I'll be quick to announce that this post is one of the most contentious pieces I've ever written. Mind you, I stated the above without actually scribbling a single word. Ever since Betty contacted me a few days ago and dropped her heavy load on my doorsteps I've been thinking what and how to answer. I replied privately to her email message and asked her to give me permission to post both her question and my answer. I also wanted her to provide me with some details so that my inherent biases and notorious simplification of grand issues are somehow subdued. She obliged by pointing a mental flashlight toward various obscure corners of her private story. She was abundantly candid about voicing her concerns in a series of pin-point surgical questions. Yet her admirable effort made my task harder. To be, as she expects of me, truly honest, not only am I going to step on a few toes but I might run the risk of paralleling Dr. Phil's patronizing methodology.
I warned Betty from the outset that she might've chosen the wrong person. She offhandedly dismissed my reservation by simply saying: "You being a regular guy is exactly why I chose to speak with you about my relationship".
How do you feel about an American Christian woman dating and marrying a Syrian Muslim man? That was how I came to know about Betty and Mahmoud.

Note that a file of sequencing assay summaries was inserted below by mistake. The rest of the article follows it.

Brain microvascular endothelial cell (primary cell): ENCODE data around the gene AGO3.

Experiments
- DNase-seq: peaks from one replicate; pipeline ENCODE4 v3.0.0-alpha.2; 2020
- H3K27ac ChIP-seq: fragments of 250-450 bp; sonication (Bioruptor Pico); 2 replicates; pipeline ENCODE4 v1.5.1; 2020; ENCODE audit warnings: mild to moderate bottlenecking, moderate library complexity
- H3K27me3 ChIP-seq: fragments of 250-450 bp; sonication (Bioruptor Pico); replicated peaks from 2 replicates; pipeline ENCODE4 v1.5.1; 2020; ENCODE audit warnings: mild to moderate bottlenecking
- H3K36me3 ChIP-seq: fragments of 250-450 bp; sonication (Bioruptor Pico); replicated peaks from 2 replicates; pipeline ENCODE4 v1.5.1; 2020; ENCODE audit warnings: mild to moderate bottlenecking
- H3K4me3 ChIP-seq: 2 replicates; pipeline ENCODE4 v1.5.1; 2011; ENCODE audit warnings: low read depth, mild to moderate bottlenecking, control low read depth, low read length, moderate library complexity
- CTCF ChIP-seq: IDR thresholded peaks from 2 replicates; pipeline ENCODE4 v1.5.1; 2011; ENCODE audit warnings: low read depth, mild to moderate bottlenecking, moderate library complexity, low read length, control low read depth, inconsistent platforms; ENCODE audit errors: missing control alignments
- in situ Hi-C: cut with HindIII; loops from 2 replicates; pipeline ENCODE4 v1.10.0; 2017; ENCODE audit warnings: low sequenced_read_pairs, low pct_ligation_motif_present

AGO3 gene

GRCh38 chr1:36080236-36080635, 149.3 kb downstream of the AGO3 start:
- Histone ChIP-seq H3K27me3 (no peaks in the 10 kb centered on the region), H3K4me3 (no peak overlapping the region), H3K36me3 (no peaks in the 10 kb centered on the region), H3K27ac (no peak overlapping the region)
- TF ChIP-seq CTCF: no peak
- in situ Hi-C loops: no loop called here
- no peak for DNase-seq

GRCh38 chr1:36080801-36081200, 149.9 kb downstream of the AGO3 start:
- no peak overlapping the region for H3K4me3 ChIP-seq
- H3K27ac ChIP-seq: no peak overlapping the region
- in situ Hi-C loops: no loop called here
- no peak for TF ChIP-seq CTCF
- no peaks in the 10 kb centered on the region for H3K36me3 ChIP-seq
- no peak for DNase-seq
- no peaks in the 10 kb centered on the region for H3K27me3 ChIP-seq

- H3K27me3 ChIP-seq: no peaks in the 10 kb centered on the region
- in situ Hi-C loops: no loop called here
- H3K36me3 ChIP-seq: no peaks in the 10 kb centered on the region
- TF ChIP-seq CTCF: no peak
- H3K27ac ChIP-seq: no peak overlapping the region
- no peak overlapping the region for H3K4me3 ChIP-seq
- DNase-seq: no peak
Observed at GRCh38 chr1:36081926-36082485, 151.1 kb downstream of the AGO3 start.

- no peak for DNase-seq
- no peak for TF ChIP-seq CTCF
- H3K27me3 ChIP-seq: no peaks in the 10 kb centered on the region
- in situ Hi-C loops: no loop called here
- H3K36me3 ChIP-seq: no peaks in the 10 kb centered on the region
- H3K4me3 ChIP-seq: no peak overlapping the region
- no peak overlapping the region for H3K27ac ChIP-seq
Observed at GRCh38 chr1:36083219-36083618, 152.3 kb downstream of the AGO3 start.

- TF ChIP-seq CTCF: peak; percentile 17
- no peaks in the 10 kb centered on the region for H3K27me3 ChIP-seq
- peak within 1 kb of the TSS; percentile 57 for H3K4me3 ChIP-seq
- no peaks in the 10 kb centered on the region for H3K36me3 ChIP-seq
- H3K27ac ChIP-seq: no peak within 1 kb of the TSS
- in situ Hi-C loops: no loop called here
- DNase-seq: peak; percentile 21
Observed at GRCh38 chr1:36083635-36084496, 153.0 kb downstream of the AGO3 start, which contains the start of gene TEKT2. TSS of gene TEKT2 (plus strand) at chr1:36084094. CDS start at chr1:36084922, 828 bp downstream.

The question cannot be answered in an unfussy manner because it is a combination of several clear and hidden inquiries. Luckily though, Betty is asking about my opinion here and nothing more. So in a way I'm free to say whatever I please, although I will keep it to the very end. The difficult part of the question lies in the fact that it mixes religion and nationality together. This needs a little exploration then adequate explanation. To put Betty at ease I can start right off by saying that it really doesn't matter much whether the Syrian man is a Muslim or a Christian. It matters, however, where in Syria he comes from and what kind of family background he carries on his shoulders. Syrians, Muslims and Christians, are generally more traditional than Americans. This does not and should not have any positive implication or negative connotation to either Syrians or Americans. Our political, social and economic present in Syria is so vague, our future so uncertain we can only look back for reassurance. We feel safe in the pleasant knowledge that we are descendants of great civilizations and that, like a human heart, blood carrying timeless cultures, sciences and arts passed through this land and was diffused again to the rest of humanity. With a little over a couple of hundred years of true history to show, Americans have no choice but to shape their present and invent their future with great ingenuity and resilience without as much as glancing back. It's much easier that an American Christian woman dates and marries a Syrian Muslim man than a Syrian Christian woman doing so. Let's hold on to that thought so that I move to one of your more explicit questions.